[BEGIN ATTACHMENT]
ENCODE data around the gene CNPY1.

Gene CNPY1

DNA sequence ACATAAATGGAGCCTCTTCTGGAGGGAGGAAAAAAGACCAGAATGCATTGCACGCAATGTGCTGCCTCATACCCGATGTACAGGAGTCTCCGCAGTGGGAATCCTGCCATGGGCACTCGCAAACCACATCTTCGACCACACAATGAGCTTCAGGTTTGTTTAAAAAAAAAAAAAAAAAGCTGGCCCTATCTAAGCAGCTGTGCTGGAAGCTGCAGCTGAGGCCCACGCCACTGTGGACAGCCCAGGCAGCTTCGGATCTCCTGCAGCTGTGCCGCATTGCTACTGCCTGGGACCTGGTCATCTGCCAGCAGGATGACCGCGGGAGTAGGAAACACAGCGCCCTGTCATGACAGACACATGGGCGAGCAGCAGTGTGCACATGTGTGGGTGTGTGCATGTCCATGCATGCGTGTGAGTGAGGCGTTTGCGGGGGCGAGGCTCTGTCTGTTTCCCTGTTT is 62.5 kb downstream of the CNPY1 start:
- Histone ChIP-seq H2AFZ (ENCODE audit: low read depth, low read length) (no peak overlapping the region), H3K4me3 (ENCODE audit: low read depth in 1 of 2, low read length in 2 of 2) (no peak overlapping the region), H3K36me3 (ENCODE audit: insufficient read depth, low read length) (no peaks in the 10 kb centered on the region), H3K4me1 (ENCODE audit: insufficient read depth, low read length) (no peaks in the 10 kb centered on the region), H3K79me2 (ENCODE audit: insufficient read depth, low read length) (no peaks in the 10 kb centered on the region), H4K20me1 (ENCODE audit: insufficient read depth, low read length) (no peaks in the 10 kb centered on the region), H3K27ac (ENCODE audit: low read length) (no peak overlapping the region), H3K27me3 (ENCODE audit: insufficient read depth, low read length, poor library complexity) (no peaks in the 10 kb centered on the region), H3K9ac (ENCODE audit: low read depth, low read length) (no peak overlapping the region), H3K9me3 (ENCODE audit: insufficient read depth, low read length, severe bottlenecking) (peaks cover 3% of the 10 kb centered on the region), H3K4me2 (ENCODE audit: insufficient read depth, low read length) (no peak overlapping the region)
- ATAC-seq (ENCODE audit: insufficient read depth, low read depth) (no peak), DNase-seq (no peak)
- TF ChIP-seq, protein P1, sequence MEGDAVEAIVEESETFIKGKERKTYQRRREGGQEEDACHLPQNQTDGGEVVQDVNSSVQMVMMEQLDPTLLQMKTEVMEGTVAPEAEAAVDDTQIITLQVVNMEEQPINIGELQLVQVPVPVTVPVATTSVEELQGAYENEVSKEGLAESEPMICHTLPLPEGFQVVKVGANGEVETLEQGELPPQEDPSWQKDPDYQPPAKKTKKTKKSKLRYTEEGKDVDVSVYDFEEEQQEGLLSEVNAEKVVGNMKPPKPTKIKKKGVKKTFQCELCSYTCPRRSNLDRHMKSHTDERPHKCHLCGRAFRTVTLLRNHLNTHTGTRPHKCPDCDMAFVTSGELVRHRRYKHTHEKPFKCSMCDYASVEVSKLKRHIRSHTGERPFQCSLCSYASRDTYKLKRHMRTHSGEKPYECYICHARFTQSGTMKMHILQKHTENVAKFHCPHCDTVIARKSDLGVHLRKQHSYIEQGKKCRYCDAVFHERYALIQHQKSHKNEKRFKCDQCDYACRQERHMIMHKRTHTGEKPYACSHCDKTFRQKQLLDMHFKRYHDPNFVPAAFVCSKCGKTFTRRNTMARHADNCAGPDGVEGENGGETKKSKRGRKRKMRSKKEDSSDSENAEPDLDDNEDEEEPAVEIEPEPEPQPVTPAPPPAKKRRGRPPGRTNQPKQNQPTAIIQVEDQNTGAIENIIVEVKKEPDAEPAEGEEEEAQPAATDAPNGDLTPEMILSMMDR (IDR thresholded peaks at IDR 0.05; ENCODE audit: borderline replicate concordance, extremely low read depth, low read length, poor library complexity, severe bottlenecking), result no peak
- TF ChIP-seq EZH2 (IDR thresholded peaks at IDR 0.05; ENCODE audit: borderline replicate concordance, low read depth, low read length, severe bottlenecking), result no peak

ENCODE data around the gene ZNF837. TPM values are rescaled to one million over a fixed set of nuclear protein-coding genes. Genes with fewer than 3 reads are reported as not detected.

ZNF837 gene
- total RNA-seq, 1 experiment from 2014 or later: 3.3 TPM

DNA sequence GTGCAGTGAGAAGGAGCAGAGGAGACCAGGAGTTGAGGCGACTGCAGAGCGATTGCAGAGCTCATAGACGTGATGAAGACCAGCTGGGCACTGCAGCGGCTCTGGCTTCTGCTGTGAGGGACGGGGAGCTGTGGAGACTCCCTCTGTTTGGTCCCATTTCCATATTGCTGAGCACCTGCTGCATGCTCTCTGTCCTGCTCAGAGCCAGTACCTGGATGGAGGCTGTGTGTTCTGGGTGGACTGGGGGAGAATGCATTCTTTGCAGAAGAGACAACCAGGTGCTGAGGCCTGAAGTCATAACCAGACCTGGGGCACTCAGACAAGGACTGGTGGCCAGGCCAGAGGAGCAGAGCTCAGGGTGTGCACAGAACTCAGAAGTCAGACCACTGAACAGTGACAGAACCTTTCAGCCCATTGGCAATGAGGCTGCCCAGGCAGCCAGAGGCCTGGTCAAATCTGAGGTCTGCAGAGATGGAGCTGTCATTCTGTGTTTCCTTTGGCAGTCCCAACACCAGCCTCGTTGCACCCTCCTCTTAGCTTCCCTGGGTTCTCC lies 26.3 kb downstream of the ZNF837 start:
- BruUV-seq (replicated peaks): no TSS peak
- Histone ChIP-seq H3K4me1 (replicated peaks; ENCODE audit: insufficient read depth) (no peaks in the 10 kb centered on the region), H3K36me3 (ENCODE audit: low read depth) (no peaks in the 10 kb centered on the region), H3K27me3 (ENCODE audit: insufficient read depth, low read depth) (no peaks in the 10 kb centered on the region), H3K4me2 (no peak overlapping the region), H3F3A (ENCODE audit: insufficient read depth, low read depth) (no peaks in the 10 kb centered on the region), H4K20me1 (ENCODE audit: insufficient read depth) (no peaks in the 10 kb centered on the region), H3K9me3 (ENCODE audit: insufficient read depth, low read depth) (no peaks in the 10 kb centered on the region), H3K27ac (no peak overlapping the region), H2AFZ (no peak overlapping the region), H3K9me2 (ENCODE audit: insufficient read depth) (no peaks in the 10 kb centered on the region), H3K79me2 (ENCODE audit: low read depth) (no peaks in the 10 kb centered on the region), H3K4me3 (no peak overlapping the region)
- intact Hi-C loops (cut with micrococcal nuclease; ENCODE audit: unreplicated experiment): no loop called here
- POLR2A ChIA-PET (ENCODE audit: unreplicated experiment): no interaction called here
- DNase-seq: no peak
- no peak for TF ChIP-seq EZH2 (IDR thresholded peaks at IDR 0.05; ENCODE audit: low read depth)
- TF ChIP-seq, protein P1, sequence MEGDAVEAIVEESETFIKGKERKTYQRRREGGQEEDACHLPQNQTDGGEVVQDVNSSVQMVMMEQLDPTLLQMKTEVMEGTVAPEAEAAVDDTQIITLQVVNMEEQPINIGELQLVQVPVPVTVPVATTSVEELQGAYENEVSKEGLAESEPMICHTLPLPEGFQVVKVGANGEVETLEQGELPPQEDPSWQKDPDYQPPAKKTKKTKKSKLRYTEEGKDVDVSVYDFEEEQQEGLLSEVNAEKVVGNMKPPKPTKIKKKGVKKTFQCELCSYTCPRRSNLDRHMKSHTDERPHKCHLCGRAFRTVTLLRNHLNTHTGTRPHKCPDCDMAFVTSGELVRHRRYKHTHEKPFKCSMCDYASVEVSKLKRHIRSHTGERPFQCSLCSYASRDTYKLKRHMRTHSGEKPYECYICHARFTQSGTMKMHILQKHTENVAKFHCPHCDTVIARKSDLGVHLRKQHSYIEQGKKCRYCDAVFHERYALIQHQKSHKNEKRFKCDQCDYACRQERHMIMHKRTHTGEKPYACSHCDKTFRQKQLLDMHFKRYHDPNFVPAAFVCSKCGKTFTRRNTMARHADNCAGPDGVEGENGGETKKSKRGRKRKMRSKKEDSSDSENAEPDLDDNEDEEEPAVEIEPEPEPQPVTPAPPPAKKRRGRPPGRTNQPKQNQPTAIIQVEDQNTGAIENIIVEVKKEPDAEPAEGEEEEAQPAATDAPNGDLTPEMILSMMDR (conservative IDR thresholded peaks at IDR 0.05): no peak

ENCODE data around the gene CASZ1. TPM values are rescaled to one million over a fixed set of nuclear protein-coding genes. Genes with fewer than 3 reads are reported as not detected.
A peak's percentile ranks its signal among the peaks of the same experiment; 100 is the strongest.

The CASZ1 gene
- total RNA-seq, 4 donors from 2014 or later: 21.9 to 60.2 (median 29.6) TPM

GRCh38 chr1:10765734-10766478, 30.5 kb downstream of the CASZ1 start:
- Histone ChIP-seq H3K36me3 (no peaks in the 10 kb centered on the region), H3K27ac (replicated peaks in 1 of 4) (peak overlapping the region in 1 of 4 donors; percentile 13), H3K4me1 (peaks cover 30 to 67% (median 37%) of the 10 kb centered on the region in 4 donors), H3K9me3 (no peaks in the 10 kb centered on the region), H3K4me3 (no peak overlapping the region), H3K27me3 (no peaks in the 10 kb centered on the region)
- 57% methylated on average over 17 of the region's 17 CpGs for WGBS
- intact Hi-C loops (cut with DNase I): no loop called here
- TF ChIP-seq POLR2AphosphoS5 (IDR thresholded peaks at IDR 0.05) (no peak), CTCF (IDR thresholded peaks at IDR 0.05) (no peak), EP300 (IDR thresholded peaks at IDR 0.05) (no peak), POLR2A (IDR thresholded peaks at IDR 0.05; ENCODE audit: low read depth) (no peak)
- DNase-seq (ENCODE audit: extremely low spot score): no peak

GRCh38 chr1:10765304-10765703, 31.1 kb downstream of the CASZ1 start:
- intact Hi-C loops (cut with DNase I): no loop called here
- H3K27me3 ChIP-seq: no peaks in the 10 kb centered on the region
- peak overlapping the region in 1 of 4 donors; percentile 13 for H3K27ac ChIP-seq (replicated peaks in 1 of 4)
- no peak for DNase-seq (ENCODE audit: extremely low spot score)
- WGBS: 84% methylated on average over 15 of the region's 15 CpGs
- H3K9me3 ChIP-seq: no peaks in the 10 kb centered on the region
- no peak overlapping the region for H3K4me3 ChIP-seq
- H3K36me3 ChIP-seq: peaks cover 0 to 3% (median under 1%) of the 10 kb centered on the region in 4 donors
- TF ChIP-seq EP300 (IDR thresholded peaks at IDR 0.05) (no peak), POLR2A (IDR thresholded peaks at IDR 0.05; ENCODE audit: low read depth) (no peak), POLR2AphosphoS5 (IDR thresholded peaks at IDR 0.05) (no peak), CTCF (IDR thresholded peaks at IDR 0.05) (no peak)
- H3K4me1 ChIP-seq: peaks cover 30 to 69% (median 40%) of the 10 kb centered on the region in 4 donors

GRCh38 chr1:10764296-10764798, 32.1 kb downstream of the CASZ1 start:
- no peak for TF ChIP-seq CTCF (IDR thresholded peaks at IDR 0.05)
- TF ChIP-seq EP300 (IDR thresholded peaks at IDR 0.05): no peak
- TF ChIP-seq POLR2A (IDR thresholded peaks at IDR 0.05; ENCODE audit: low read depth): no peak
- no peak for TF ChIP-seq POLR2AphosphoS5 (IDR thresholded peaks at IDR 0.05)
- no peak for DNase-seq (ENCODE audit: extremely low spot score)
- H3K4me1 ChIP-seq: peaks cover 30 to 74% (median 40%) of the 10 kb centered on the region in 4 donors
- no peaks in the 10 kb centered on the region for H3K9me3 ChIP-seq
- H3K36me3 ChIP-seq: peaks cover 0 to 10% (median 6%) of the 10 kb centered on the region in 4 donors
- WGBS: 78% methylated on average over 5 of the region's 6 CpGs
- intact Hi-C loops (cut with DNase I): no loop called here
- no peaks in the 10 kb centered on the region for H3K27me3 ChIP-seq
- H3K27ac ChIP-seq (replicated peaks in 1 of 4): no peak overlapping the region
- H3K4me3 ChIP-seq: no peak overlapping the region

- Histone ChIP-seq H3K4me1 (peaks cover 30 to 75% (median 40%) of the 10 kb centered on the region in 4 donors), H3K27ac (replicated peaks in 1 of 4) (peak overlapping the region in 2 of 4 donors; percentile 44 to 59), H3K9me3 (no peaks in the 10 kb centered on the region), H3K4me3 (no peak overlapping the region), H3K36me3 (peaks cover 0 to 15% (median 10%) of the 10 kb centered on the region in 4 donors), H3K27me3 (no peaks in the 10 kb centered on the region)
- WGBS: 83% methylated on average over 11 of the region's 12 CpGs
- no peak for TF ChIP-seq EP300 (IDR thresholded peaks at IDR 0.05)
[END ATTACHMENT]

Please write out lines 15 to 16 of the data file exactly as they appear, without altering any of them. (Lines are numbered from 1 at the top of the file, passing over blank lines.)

- POLR2A ChIA-PET (ENCODE audit: unreplicated experiment): no interaction called here
- DNase-seq: no peak